Nov. 11, 1999
The career of wide receiver Patrick Jeffers reads like that of a Hollywood film script, and the storyline revolves around the same basic premise found in classic sports movies like "Hoosiers" and "Rudy". It is a fairytale story that began in the fall of 1992, when a young Jeffers arrived on UVa's historic grounds with a dream to play football. Without an athletic scholarship, he came to Virginia with no guarantee he would be awarded a spot on the team, but that did not deter the Fort Campbell KY., native from giving it his best shot.
"Coming out of high school and to Virginia, my only goal was that I did not want my athletic career to end," said Jeffers. "I thought UVa had a strong program, and I was willing to walk on. I knew if things didn't work out in football, that academically I would have a degree from a great University."
A solid high school athlete, the clean-cut young man from America's Heartland eventually earned a spot on the Cavalier squad as a walk-on player. With the odds stacked against him, Jeffers constantly worked hard, and before long he caught the attention of the coaching staff. By his second season with the Cavaliers, he earned a starting position at wide receiver. That year he led the team with 32 receptions for 580 yards and six touchdowns. In addition, his outstanding efforts as a sophomore also earned him honorable mention All-ACC honors. After only two seasons, the one-time walk-on now represented Virginia's top receiver and one of the conference's best offensive players.
During his last season with Virginia, Jeffers once again led the team in receptions (34), and for the second time in his career he was selected honorable mention All-ACC. As one of UVa's most unlikely heroes, Jeffers developed into one of the best receivers in school history. He currently ranks as Virginia's fifth all-time leader in both career receptions and career receiving yards.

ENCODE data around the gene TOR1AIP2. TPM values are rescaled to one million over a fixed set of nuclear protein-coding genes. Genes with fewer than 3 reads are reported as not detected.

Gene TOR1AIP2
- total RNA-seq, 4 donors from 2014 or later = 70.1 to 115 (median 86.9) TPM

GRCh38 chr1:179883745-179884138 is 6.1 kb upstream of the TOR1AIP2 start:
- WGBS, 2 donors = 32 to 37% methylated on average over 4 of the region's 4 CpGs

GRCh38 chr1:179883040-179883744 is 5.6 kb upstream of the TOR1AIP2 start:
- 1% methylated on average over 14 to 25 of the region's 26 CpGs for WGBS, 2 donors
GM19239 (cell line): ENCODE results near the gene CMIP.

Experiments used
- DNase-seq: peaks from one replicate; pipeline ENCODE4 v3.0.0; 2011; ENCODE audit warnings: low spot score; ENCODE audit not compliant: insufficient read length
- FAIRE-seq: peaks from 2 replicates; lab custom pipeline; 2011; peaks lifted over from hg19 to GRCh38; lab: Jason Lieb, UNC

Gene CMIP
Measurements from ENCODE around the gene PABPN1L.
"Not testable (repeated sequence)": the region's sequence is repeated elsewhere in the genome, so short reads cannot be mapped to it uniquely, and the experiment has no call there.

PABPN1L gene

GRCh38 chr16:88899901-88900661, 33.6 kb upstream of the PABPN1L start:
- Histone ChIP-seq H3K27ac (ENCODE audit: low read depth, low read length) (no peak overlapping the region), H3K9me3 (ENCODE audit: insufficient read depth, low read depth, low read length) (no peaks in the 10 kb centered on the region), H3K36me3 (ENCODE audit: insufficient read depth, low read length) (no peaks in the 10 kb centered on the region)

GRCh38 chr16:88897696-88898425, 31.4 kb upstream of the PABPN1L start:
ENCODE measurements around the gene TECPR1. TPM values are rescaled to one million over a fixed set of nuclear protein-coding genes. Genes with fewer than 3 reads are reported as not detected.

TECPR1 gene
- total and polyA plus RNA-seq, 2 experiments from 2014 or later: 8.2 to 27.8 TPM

Jeffers knows his experience at UVa taught him valuable lessons that still apply even at the professional level.
"Coming in as a walk-on, obviously you are at the bottom of the totem pole, and the coaches aren't going to give you that many opportunities. If you just serve day in and day out doing your job and doing what you are supposed to do, they are going to notice you eventually," said Jeffers. "Maybe they don't notice you everyday, but after a while the coaches realize you're a hard worker and decide maybe they should try to find a place for you."
After such a stellar career as a Cavalier, it only made sense one of Virginia's hardest working and most determined players would try to achieve success at the next level. In the 1996 NFL Draft, Jeffers was drafted in the fifth round by the Denver Broncos. As the 159th overall pick, he once again found himself fighting to secure his place on the team. Though he made the Broncos roster, Jeffers' first professional season proved to be disappointing. Inactive for most of the year, he played in only four games and saw limited action as a member of the special teams unit.
Jeffers' situation took a drastic turn for the better in 1997, and it remains one of the most memorable seasons of his career. As the Denver Broncos galloped their way to the Super Bowl, Jeffers was there every step of the way. He played in 10 regular season games and four post season contests. After only his second professional season, Jeffers held the proud honor of calling himself a Super Bowl Champion.
"To come in as a young player and be involved in a system like [the Denver Broncos], I couldn't ask for anything better," said Jeffers. "The way they did things was a model of success. Then, my second year, to play in and win a Superbowl--it happens so fast, and you just hope you appreciate it and understand how rare it is to get into a situation like that."